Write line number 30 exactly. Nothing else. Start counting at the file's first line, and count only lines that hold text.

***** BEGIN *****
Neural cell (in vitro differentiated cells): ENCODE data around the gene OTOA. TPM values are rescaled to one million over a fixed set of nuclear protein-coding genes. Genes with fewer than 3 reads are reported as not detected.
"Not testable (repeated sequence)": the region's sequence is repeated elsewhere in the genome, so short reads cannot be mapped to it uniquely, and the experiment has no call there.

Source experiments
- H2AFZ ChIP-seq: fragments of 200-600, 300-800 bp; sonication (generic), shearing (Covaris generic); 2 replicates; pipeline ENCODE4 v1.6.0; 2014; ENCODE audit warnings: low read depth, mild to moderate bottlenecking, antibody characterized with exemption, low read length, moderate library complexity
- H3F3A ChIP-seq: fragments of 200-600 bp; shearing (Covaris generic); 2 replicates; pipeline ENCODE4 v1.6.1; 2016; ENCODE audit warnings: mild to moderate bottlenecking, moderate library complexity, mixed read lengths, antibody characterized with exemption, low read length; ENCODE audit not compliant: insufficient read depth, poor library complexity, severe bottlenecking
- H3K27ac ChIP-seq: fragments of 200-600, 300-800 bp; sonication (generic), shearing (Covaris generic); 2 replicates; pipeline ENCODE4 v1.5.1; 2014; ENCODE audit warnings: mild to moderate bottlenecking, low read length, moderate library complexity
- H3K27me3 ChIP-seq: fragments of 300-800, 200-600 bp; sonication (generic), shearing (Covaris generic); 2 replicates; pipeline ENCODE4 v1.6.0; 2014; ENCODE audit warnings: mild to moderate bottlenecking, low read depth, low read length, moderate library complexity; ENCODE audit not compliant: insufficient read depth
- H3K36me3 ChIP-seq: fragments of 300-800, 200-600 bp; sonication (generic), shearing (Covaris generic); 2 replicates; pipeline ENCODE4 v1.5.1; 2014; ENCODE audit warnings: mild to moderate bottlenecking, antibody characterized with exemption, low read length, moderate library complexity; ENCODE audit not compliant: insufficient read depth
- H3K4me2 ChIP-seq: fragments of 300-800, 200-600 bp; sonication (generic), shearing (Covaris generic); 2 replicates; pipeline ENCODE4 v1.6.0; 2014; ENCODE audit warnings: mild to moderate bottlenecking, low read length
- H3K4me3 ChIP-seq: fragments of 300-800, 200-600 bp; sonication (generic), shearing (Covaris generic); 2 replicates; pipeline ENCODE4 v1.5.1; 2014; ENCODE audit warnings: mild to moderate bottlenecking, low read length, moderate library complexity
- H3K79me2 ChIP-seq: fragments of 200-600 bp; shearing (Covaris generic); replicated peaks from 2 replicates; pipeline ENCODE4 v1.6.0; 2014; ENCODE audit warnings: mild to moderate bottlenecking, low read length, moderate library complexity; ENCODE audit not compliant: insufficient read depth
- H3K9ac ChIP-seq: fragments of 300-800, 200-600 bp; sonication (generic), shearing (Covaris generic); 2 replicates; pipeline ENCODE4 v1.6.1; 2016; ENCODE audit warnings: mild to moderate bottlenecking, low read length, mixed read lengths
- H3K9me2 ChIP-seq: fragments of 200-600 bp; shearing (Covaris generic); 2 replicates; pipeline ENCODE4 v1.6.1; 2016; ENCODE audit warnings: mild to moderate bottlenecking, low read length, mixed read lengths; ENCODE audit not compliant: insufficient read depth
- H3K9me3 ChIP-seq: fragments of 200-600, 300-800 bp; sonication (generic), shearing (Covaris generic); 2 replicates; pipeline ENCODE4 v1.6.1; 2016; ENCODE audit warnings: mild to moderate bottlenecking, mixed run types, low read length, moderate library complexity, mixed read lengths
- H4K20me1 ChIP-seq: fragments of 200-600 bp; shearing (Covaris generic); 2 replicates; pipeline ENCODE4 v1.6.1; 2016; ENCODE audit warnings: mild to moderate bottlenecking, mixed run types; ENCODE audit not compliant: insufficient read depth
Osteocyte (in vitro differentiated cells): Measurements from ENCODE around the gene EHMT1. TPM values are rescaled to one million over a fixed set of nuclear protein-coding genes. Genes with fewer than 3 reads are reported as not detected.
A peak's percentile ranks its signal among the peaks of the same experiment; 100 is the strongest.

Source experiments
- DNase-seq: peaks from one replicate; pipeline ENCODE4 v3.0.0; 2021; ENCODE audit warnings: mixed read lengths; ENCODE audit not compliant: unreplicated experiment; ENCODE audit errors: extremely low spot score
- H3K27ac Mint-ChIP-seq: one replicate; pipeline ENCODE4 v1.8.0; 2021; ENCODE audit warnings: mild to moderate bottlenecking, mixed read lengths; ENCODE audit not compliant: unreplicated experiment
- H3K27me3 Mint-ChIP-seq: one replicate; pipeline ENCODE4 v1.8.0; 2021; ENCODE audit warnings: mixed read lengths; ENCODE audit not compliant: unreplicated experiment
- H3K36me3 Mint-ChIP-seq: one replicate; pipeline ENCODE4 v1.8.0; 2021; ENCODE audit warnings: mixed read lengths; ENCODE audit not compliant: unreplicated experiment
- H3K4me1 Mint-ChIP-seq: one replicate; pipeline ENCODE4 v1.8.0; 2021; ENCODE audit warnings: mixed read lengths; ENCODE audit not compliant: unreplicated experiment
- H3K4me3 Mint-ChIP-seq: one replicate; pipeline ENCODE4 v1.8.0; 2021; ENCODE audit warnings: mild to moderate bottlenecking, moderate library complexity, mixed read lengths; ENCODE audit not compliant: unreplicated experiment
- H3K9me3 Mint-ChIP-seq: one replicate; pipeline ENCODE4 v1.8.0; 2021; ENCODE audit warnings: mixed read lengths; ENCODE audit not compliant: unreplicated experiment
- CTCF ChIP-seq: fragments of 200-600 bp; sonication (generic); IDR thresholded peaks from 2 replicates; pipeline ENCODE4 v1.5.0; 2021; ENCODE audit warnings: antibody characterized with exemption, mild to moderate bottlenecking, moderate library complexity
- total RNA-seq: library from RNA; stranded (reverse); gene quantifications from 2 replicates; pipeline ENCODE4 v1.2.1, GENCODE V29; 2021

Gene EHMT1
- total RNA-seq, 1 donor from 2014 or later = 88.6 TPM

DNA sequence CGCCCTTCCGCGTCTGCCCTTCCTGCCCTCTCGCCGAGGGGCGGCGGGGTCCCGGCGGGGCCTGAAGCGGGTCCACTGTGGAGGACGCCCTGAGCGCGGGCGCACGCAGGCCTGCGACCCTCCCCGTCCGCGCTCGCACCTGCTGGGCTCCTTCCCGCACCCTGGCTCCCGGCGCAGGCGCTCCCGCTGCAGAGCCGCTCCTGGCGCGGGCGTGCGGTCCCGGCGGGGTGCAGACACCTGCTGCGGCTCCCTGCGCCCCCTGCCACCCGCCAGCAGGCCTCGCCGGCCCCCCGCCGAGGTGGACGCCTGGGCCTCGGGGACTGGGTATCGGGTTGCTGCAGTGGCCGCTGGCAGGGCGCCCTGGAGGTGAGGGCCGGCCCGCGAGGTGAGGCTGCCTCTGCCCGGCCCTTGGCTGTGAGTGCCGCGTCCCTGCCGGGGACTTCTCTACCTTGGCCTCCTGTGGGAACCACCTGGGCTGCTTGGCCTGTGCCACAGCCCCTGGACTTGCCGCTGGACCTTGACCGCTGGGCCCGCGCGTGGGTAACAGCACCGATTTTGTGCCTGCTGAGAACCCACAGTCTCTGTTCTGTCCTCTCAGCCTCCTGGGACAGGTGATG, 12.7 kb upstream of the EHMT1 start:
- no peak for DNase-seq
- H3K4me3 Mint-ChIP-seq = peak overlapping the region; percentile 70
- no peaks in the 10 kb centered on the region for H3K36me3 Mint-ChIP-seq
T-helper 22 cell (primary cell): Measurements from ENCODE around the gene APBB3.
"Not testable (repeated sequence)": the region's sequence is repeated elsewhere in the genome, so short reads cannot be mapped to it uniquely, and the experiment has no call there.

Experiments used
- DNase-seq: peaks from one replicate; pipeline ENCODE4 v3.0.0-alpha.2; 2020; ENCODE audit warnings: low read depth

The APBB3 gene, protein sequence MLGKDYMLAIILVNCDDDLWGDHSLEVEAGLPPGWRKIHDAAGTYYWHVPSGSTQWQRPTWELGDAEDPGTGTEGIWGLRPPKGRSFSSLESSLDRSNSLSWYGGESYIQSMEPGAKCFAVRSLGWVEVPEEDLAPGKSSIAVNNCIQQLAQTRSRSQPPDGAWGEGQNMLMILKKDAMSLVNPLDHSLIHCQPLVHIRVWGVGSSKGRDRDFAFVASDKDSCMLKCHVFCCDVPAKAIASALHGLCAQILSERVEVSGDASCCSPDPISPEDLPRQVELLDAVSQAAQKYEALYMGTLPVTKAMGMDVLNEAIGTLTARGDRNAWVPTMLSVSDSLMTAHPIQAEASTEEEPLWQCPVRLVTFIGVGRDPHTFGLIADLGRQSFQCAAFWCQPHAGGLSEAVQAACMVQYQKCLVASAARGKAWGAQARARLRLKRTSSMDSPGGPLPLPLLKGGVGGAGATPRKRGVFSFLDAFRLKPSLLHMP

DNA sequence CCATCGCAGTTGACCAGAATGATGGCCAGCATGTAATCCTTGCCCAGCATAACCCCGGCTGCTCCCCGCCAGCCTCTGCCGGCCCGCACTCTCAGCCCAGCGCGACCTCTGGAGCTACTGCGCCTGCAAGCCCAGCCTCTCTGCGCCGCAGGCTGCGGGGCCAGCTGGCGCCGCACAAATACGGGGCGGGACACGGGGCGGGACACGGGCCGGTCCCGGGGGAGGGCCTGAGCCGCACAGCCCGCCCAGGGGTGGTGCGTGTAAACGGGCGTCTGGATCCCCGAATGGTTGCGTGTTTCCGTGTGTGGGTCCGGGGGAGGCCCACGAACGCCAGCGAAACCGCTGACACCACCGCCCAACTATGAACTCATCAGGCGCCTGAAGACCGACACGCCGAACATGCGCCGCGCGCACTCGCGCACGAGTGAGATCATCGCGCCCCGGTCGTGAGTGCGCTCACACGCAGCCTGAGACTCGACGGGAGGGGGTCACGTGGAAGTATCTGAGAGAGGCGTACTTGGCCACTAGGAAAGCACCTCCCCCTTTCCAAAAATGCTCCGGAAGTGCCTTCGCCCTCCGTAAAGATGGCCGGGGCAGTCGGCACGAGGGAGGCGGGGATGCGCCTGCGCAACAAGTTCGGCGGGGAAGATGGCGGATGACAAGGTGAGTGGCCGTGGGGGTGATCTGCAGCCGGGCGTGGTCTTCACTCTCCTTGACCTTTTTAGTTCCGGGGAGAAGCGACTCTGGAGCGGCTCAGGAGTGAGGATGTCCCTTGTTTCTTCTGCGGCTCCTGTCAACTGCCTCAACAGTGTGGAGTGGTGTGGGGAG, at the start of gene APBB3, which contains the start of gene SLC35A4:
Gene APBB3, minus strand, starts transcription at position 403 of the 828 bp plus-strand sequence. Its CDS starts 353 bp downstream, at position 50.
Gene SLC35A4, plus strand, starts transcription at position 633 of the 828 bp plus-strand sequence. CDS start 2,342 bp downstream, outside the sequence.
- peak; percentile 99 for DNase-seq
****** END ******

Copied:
DNA sequence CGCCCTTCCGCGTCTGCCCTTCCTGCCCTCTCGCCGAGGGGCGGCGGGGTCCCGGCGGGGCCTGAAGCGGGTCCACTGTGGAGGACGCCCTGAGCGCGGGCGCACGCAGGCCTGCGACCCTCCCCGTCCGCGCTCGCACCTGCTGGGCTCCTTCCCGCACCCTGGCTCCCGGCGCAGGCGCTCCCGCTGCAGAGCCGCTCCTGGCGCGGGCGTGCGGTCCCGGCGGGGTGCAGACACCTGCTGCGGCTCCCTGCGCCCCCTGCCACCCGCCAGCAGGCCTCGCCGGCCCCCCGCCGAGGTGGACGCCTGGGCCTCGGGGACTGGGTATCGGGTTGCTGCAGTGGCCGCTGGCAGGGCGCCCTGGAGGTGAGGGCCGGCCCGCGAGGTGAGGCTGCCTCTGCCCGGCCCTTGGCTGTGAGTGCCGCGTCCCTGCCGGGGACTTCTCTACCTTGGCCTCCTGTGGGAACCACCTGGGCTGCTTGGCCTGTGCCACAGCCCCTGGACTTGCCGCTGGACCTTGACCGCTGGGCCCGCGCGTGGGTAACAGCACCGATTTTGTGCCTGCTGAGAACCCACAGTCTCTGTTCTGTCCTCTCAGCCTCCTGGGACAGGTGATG, 12.7 kb upstream of the EHMT1 start: